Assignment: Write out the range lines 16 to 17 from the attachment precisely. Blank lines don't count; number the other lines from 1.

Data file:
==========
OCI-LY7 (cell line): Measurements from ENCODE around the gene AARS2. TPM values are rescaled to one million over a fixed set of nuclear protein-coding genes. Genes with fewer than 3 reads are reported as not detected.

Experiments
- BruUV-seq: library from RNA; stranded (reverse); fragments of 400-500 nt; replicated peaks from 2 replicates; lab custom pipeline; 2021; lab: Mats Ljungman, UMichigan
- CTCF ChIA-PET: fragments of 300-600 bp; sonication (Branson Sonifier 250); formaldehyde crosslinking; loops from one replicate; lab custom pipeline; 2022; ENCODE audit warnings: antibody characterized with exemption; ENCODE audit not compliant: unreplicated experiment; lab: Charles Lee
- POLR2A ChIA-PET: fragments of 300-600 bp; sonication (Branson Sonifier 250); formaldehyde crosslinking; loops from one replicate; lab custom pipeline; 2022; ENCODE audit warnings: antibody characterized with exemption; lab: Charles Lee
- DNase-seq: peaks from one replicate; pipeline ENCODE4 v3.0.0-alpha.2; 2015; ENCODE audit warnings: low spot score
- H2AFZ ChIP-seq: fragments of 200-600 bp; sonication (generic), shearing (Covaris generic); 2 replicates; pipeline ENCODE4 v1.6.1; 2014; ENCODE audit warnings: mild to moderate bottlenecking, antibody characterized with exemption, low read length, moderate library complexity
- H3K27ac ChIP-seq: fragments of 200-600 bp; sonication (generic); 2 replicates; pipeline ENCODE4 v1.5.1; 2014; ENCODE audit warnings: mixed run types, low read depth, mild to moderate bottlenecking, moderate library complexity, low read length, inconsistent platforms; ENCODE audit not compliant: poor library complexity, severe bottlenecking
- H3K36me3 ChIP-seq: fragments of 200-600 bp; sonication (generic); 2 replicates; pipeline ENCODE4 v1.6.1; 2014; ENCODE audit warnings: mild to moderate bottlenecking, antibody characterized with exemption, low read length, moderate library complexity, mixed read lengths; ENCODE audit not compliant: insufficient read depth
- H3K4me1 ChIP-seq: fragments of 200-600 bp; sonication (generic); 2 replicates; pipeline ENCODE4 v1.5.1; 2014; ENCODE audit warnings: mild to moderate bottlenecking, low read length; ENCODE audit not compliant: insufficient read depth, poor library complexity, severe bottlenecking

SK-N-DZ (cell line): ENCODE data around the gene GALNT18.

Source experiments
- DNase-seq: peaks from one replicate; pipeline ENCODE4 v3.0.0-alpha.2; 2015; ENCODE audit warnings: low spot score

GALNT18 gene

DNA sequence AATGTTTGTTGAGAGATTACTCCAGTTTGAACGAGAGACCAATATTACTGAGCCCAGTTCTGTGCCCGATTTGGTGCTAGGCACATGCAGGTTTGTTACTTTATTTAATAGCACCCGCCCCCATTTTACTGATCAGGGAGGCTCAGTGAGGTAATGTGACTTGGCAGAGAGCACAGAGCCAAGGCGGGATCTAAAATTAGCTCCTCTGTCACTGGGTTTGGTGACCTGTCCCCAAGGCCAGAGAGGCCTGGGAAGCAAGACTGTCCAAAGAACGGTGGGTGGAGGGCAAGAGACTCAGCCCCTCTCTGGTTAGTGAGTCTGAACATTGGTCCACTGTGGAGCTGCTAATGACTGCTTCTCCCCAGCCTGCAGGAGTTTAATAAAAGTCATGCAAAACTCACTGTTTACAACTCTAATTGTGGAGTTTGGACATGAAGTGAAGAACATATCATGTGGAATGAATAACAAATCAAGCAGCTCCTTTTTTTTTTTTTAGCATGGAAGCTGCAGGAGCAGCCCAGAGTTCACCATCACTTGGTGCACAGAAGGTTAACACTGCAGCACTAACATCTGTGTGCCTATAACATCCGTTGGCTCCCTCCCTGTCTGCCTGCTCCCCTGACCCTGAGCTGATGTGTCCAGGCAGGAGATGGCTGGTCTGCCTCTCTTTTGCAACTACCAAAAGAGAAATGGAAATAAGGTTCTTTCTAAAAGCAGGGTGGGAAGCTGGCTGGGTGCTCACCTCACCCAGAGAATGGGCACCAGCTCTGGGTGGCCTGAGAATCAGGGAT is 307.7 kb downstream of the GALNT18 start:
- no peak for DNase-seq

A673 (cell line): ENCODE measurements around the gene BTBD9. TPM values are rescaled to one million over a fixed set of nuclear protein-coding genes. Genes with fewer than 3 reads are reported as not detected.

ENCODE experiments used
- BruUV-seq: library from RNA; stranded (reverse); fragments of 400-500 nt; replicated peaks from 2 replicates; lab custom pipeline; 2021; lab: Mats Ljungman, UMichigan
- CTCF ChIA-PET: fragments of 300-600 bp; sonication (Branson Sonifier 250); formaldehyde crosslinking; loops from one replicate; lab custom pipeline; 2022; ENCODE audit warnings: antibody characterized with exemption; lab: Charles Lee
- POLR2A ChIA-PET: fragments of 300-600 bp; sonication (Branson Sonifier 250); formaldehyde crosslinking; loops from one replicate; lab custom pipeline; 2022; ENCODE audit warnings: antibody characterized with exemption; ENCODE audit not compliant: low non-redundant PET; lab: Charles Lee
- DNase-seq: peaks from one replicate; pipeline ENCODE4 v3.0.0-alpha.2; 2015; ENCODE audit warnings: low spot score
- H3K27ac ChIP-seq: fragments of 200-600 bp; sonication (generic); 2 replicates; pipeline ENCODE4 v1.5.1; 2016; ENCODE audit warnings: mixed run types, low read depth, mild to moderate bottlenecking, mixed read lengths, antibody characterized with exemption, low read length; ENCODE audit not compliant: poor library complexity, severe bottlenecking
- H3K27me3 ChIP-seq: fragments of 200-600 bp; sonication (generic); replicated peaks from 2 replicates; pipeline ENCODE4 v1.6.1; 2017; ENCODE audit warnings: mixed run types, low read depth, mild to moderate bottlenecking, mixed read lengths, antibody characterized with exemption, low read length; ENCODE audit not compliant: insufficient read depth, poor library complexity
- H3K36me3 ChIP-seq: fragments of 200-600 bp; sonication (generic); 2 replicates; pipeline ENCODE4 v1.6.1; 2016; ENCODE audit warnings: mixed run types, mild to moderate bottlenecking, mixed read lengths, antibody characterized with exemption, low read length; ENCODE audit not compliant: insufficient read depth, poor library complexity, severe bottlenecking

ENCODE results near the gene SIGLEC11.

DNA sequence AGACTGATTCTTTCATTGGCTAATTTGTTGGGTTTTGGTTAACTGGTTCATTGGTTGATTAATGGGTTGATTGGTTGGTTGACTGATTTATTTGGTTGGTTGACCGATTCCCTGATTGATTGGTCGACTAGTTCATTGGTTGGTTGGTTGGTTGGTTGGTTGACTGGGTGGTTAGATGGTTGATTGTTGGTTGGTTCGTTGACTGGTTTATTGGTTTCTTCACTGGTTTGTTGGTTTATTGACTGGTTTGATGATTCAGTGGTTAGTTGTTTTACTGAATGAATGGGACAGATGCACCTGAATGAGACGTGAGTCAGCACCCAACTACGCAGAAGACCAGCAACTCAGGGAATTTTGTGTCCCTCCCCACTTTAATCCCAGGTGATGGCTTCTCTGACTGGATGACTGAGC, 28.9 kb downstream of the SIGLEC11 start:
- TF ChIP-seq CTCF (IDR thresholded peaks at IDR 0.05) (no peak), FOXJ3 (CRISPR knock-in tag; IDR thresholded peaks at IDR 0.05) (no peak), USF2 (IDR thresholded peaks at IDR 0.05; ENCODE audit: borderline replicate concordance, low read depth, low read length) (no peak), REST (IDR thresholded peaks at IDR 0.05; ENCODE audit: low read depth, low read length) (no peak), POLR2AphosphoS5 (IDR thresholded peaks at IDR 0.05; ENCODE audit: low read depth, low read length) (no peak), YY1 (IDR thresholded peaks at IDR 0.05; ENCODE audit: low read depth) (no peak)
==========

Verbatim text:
- no peak for DNase-seq

A673 (cell line): ENCODE measurements around the gene BTBD9. TPM values are rescaled to one million over a fixed set of nuclear protein-coding genes. Genes with fewer than 3 reads are reported as not detected.